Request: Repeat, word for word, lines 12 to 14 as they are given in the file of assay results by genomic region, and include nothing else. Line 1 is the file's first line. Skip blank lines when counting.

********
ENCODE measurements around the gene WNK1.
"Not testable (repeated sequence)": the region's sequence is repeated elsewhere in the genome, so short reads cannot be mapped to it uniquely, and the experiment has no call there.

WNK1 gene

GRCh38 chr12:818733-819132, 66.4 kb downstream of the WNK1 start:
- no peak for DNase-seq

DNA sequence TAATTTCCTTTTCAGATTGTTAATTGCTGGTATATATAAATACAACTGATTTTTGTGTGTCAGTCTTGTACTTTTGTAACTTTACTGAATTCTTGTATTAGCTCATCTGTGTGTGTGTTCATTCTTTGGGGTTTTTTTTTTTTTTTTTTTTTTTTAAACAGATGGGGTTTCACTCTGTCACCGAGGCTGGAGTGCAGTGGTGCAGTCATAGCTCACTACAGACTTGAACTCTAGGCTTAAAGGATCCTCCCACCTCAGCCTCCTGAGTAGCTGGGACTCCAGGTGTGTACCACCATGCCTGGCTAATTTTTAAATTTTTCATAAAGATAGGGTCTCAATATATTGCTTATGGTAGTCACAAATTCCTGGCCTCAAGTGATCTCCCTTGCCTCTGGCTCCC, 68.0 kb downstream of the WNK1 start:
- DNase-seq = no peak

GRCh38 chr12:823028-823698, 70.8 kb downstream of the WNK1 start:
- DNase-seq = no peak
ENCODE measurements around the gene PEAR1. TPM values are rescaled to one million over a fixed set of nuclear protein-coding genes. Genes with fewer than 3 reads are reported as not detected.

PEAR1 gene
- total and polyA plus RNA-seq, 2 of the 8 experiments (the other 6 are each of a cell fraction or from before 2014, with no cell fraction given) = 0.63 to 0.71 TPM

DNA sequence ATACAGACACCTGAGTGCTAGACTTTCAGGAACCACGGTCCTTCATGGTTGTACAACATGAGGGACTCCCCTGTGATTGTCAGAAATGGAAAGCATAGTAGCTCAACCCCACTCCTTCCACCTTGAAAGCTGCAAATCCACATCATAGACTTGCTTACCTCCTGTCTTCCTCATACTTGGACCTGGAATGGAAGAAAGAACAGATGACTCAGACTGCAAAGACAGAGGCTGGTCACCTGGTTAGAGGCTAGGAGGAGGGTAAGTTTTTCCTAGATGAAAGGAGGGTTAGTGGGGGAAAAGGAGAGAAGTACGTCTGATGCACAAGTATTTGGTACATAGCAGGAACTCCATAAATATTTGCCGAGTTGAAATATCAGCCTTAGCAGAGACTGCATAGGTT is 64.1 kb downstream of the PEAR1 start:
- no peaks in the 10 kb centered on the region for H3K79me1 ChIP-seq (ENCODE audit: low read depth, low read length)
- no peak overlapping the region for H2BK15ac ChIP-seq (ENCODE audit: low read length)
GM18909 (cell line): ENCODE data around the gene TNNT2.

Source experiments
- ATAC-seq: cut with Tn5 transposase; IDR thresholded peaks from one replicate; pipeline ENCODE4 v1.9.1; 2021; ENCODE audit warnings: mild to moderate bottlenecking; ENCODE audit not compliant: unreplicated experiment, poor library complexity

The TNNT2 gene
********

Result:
- total and polyA plus RNA-seq, 2 of the 8 experiments (the other 6 are each of a cell fraction or from before 2014, with no cell fraction given) = 0.63 to 0.71 TPM

DNA sequence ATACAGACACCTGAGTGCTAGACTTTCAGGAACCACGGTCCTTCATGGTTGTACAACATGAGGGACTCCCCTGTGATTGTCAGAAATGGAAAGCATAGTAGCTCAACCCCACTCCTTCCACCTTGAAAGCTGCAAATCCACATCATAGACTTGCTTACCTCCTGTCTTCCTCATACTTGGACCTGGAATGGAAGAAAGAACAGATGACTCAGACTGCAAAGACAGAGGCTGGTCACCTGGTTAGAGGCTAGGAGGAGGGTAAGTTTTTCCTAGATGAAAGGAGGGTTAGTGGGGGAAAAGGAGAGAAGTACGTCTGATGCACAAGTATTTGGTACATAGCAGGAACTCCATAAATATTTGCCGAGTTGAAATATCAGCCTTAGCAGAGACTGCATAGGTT is 64.1 kb downstream of the PEAR1 start:
- no peaks in the 10 kb centered on the region for H3K79me1 ChIP-seq (ENCODE audit: low read depth, low read length)